Only if all this does not yield satisfactory results, should appeal be made to the Congregation. Other direct appeals to the congregation should only be if the author’s writings, clearly and certainly containing doctrinal errors, are so widespread as to cause harm to the faithful at a supra-national level.

It is appropriate that there be an instance of doctrinal review at the level of the Universal Church. But there should be structuring for review also at the Diocesan and Episcopal Conference level. Bishops and theologians alike, in their distinct but complementary service to the Gospel, would benefit significantly from the structural support provided by carefully stated norms to be followed in seeking to resolve doctrinal disputes.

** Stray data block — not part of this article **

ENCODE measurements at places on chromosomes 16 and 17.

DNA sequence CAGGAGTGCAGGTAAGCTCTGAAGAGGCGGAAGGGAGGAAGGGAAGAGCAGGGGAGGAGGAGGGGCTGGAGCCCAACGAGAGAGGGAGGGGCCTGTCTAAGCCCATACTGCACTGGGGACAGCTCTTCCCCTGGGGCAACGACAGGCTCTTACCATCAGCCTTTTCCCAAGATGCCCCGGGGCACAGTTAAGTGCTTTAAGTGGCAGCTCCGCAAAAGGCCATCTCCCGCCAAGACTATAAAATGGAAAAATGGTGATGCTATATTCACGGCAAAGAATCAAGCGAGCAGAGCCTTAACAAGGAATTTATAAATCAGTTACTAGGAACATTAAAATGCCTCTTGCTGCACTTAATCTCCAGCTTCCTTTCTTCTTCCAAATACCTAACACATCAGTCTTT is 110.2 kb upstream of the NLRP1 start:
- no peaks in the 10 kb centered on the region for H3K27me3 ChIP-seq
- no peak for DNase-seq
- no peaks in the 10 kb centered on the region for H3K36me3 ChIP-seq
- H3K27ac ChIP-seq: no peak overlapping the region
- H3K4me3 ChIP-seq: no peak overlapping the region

To conclude then, justice and charity so central to all Church procedures would be more evident if the “Ratio Agendi” were modified, and provisions made for solving doctrinal conflicts, if possible, at a local level. This, I believe, would be an aid to the theologians so that they may more effectively fulfil their role in the Church: to study, research and make the truth of our faith available to the people of God in a language that they understand.